1682 Karel, provisional designation 1949 PH, is a stony Florian asteroid from the inner regions of the asteroid belt, approximately 7.5 kilometers in diameter. It was discovered on 2 August 1949, by German astronomer Karl Reinmuth at Heidelberg Observatory in southern Germany.
Karel is a member of the Flora family, one of the largest collisional populations of stony asteroids in the main-belt. It orbits the Sun at a distance of 1.8–2.7 AU once every 3 years and 4 months (1,223 days). Its orbit has an eccentricity of 0.19 and an inclination of 4° with respect to the ecliptic. In 1929, Karel was first identified as 1929 SD at Heidelberg, extending the body's observation arc by 20 years prior to its official discovery observation.
In January 2008, astronomers François Colas, Jean Lecacheux, Federico Manzini and Raoul Behrend obtained a rotational light-curve of Karel from photometric observations. It gave a well-defined rotation period of 3.37485 hours with a brightness variation of 0.47 in magnitude (U=3). An identical period was modeled from the Lowell Photometric Database (U=n.a.).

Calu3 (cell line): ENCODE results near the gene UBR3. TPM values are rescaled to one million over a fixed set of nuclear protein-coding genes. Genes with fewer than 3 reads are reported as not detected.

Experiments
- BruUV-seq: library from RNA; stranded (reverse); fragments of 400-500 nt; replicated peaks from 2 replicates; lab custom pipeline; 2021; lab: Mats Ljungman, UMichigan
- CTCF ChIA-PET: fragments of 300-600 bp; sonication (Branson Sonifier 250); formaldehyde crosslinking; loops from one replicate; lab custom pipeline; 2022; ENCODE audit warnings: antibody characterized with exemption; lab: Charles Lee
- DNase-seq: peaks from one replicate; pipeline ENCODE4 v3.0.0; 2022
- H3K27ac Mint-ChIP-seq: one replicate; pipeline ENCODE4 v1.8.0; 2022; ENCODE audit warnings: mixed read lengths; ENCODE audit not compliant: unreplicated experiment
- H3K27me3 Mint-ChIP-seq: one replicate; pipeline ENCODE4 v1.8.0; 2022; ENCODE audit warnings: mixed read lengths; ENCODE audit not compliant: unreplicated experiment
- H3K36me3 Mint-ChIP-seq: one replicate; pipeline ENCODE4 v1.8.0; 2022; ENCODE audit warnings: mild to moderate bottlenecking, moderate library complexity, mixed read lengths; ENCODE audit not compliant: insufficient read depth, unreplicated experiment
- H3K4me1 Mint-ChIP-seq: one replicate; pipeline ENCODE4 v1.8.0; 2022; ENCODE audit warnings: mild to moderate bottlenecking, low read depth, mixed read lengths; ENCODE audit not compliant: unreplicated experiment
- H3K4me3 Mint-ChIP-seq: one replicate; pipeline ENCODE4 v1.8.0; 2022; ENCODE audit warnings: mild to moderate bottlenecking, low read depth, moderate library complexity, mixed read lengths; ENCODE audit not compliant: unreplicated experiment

According to the survey carried out by the Japanese Akari satellite and NASA's Wide-field Infrared Survey Explorer with its subsequent NEOWISE mission, Karel measures 4.80 and 7.27 kilometers in diameter, and its surface has an albedo of 0.278 and 0.531, respectively. The Collaborative Asteroid Lightcurve Link assumes an albedo of 0.24 – derived from 8 Flora, the largest member and namesake of this family – and calculates a diameter of 7.47 kilometers based on an absolute magnitude of 12.8.
This minor planet was named after Karel van Houten, son of Dutch astronomers Ingrid and Cornelis van Houten of the Leiden Observatory. Together with Ingrid, Reinmuth discovered the minor planet 1691 Oort in 1956. Reinmuth also named his two discoveries, 1673 van Houten and 1674 Groeneveld, after the prolific couple of Dutch astronomers. Naming citation was published before November 1977 (M.P.C. 2901).